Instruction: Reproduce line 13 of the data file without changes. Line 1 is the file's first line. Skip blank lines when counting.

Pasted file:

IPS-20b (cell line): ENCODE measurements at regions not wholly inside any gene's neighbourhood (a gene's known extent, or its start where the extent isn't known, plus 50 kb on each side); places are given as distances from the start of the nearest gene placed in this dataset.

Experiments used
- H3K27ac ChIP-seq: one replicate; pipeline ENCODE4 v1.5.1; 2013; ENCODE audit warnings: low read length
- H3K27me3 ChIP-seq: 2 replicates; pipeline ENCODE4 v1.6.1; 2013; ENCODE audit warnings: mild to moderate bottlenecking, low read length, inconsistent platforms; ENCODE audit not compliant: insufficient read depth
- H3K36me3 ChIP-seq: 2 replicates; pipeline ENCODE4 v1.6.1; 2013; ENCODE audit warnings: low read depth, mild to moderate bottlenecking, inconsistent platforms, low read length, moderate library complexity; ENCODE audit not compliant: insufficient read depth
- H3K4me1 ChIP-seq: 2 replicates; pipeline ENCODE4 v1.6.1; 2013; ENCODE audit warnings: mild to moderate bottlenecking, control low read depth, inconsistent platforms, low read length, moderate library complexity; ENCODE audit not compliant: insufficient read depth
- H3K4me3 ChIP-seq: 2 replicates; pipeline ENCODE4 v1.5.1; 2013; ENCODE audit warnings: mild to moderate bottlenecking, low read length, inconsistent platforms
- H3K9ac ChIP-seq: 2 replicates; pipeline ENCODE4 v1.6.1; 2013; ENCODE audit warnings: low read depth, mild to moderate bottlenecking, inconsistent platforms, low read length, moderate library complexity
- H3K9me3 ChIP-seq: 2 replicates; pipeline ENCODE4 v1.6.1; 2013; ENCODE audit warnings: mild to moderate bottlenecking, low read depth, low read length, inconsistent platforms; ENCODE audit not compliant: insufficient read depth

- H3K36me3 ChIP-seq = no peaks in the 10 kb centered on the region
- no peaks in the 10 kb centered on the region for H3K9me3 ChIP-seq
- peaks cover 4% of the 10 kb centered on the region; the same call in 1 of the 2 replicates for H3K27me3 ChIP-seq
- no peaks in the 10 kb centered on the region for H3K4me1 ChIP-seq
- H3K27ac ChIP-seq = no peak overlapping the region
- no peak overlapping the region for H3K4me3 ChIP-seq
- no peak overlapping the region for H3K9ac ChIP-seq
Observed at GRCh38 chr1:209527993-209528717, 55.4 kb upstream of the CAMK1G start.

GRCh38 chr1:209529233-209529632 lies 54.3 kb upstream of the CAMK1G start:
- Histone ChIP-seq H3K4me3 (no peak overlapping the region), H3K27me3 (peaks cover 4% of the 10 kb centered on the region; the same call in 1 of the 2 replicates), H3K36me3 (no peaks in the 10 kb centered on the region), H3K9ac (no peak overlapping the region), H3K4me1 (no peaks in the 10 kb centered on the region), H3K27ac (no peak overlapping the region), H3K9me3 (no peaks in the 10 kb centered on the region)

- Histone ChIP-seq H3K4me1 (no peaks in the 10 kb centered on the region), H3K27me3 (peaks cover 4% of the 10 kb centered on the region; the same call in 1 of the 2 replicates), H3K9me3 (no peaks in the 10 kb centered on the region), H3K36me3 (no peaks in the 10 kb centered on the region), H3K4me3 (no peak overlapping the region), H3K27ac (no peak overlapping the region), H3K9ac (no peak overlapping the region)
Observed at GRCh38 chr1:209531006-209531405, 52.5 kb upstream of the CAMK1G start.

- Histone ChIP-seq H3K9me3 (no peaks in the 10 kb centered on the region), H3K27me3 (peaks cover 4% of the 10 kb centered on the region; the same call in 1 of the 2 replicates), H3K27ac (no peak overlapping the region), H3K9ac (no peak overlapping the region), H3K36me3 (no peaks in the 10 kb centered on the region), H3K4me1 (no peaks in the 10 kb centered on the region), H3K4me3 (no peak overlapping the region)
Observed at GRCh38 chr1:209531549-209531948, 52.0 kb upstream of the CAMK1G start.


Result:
- no peaks in the 10 kb centered on the region for H3K4me1 ChIP-seq